When to Hug Someone

Friends Hugging

Have you ever tried to hug someone and realized it was a mistake?

The person was so stiff you felt like you were hugging a cardboard figure.  Or you went in for a full-on hug, but he went for a side hug and the whole thing became awkward.  Maybe you ignored her extended hand and just hugged her instead before realizing it wasn’t a wise choice.

Hugging acquaintances, coworkers, and even some friends and family members, is a bit of an art.  To do it correctly requires your attention to details.  If done incorrectly, or with poor timing, you may find yourself in an embarrassing situation.

Let’s explore how to avoid this.

The Body Language of Huggers

Typical huggers usually have “open” body language.  Their eyes bright with a smile, arms at their side and perhaps slightly raised, feet forward, ready to move in for a hug at any second.

On the other hand, people who aren’t making eye contact with you, have their arms and/or feet crossed, or keep a bit of distance from you, are probably not going to appreciate a hug.  At least not at that moment.

There are also different types of hugs.  Fortunately, each one is fairly predictable:

  • The full-on hug - usually predicted by someone coming directly at you with arms open.
  • The side hug - when someone comes from any direction, but steps to an angle or to your side.
  • The slight embrace with a kiss on the cheek - predicted when someone touches your arm(s) and moves her head toward yours to give a kiss on the cheek.  What is sometimes unpredictable is whether there will be a kiss on the other cheek, too.  (And remember not to move your head if you want to avoid a kiss on the lips.)

When in a group, or when greeting others at a party, observe the group protocol and follow suit.  If you are a newcomer and/or uncomfortable with what everyone else is doing, extend your hand for a handshake when you first meet them.  Then, if your comfort level increases as the event goes on, give hugs as you exit.

Ask or Give Warning

You may find yourself in a situation where you want to hug someone, but aren't sure if you should.  Maybe it's your coworker's last day at the office, or you're with someone who has received bad news and is too upset to display "open" body language.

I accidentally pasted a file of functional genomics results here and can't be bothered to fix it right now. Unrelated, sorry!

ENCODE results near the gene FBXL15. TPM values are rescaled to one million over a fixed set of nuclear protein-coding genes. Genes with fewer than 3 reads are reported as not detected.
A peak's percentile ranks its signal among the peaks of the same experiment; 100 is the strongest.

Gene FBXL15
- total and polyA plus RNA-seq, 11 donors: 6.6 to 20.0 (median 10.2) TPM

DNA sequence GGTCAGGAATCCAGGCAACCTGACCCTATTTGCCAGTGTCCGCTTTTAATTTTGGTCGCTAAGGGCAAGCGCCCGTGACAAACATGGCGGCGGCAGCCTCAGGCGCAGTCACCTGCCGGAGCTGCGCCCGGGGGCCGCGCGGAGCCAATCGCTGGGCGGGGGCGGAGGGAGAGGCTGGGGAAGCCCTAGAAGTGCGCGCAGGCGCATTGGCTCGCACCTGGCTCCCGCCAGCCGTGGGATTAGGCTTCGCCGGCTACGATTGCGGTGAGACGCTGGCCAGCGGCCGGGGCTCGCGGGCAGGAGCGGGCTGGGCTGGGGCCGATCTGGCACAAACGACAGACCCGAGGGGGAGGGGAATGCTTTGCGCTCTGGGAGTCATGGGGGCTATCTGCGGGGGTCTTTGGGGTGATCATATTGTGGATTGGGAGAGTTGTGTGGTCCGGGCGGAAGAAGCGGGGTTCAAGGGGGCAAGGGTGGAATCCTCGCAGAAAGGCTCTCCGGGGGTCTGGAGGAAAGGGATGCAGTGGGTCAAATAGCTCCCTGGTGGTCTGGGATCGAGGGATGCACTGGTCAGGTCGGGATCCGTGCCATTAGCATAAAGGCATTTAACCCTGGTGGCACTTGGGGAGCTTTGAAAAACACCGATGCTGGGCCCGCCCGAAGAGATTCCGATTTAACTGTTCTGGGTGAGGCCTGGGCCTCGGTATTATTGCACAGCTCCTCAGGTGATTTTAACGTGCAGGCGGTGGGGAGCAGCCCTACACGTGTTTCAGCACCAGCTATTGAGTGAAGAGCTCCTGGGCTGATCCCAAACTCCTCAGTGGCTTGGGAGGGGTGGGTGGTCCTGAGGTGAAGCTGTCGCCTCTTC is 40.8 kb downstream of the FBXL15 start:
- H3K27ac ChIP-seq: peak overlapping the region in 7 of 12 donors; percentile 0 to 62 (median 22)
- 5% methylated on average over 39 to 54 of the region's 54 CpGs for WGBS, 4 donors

It's okay to ask if you can give them a hug.  Something like, "We'll miss you around here.  Is a goodbye hug welcome?" or "I know you're upset.  May I give you a hug?"

A warning is fine if you think there will be any appreciation for your hug.   You can even lighten a tense or sad moment (or make a happy moment better) by saying with a smile, "Oh, you're gonna get a hug!" 

However, use this technique carefully.  It is not appropriate to make light of a tragic situation.  Instead, focus on showing concern and providing comfort to someone in a time of need.

A Good Time to Hug

It's almost always a good time to hug!  But like most enjoyments, too much hugging can raise a few eyebrows.

You might want to keep your hug to yourself if:

  • You are greeting or saying goodbye to more than one person, and you won't be hugging everyone.  For example, at a business gathering when you might say goodbye to your close coworker with a hug, but the CEO - who you don't know as well - is also standing there, and a hug would be awkward.
  • Stopping to hug someone will be too disruptive - busy doorways and lobbies, or anywhere there is a crowd of moving people.
  • You work in a conservative office environment where the culture is very professional.

There are always exceptions to these guidelines.  In exciting, celebratory moments, hugs, high-fives, and "Oh yeah!" are always appropriate.  Even people not involved in the situation will end up celebrating with you.  After all, joy is contagious and we could all use more of it.

Hugs are wonderful, and the perfect non-verbal way of saying you care, providing hope and comfort, and sharing a connection with someone.  Which is why, on some level, we all crave them (as demonstrated in this video).

But it is also good to remember that hugging can place you in a close, personal moment with someone.  In most social and business situations, it's usually best to be wise about it and choose that moment, and that someone, with a little prudence.

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